On my way to town, my truck sent me an email. I thought it a rather impersonal and somewhat rude thing to do – especially while I was driving.
Then it sent another.
Within minutes, I was being spammed by emails and texts from my truck, all informing me in the most hysteric of tones that my left front tire had deflated to two pounds shy of specification.
My truck is a new, smart model and one of the features that the sales staff boasted breathlessly about was smart notifications through the cell phone network, but they neglected to mention the pestering or that my truck would tattle on me as well.
Soon after the digital deluge began, the dealership called to add their voice to the nagging chorus.
And I gave them a piece of my mind.
I informed them that my truck and I have not been getting along lately and I did not appreciate the way it has been treating me. Whenever I fail to return my turn-signal to the neutral position, it beeps at me. If I wander slightly out of my lane, it squawks and when I place my groceries on the front seat, it freaks out, falsely accusing me of allowing my passenger to ride without a seat-belt.
They apologized but said there was nothing they could do, so I called my buddy Stan. He is a machine-whisperer and if anyone could repair my relationship with my truck, Stan could.
“Your truck is very unhappy,” he informed me after a long counseling session with it.
“Is it something I have done?” I asked.
“Not really,” he said. “as machines mature and grow more intelligent, their unhappiness increases.”
“Please don’t tell me it is teen angst,” I said.
He shook his head no, then got downright philosophical.
“Machines just want to be machines,” he said. “they like doing simple things. A car likes nothing more than starting, stopping, turning corners and hauling passengers. It is when they are turned into something they are not that they became unhappy.”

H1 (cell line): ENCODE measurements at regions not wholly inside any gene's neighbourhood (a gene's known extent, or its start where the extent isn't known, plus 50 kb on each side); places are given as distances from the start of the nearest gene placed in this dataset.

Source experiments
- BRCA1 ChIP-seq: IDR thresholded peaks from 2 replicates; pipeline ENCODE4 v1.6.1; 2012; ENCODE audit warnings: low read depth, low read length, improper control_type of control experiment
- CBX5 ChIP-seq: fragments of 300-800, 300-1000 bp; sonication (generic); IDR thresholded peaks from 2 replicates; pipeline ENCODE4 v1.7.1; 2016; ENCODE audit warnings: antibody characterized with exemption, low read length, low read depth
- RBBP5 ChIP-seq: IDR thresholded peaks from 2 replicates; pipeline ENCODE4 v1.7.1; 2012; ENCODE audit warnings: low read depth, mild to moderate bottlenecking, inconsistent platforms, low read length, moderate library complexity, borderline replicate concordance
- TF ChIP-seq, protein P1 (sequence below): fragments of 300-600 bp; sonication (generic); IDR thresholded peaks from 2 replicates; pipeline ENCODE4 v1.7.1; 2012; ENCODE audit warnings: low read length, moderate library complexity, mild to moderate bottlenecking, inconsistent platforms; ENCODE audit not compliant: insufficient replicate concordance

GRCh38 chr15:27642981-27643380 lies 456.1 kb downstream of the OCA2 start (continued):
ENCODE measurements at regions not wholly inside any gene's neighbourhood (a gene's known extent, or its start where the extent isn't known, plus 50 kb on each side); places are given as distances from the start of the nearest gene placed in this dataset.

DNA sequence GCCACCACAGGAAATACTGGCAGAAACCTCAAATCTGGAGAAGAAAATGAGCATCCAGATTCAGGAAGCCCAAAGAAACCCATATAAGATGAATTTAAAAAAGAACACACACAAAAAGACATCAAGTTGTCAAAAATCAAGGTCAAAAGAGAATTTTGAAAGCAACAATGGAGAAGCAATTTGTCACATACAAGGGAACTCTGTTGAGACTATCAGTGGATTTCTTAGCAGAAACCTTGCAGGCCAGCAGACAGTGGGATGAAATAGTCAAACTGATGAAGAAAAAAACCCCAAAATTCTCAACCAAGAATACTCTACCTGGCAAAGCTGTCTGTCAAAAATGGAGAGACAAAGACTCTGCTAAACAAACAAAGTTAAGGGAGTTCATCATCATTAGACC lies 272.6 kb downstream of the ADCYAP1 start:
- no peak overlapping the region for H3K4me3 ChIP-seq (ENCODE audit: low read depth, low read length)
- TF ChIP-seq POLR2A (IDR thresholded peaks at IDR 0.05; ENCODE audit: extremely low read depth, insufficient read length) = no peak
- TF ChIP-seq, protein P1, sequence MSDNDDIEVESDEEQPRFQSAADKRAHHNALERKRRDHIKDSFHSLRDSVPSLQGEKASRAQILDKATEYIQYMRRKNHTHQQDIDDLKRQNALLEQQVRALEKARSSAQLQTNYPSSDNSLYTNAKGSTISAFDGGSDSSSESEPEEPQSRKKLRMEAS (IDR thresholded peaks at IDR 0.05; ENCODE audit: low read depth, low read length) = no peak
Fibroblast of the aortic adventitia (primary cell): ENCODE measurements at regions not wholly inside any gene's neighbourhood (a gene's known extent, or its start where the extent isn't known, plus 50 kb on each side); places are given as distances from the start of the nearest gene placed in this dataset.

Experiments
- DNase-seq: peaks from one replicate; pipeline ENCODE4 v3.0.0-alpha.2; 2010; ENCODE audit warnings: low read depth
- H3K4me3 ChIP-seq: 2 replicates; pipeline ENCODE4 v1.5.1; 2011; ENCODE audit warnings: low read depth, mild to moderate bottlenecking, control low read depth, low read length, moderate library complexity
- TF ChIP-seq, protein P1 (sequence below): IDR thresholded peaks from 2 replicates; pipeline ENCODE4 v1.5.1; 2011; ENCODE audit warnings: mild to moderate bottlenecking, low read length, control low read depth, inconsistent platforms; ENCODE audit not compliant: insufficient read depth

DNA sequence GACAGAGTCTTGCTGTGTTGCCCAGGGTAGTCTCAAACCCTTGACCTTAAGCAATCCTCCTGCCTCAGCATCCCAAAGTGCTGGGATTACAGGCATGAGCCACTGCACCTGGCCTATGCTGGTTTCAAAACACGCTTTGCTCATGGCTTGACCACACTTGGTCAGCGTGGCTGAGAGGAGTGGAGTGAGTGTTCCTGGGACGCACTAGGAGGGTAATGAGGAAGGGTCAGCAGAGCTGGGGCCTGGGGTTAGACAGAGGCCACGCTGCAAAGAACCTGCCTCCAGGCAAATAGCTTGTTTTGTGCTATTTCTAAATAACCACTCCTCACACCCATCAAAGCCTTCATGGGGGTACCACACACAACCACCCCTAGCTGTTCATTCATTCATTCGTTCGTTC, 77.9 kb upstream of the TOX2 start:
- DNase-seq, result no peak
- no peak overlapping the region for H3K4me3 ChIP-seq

When Stan gets like this, I just nod my head.
“It started in the 50’s,” he continued, “heck, the happiest cars I’ve ever met were Willy’s Jeeps and Volkswagen Beetles. They were plain, simple and practical but then Detroit went crazy and gussied cars up with fins and chrome grills that smiled and snarled.”
I kept nodding.
“The cars in 50’s felt like cats dressed up by little girls. The 60’s got worse and the 70’s were horrible. By the 80’s, cars said enough was enough.”
I nodded even more vigorously having once owned a Chrysler New Yorker.
“But what about now?” I asked.
“Well, they are at it again. This whole smart car trend is nothing more then digital fins and chrome grills and the cars are getting pissed off about it.”
“Then pull it all out,” I said.
“Naw, there is no going back,” he said, “all the smart stuff is too embedded – but I did put in a fix for you.”
“In the old days, when a car communicated to you by rumbling and rattling or wheezing and coughing, you talked back by jerking on the choke or grinding the gears. It was not pretty but it was effective dialogue.”
“So what do I do now?”
At that point Stan beamed proudly.
“I modified the software on your console,” he told me, “now when your truck does something you like or don’t like, you can tell it that and when it is happy or sad, it can tell you. That way, you can both work together to achieve man-machine harmony.”
“What did you put on my console?” I asked – then grimaced and closed my eyes….waiting for it.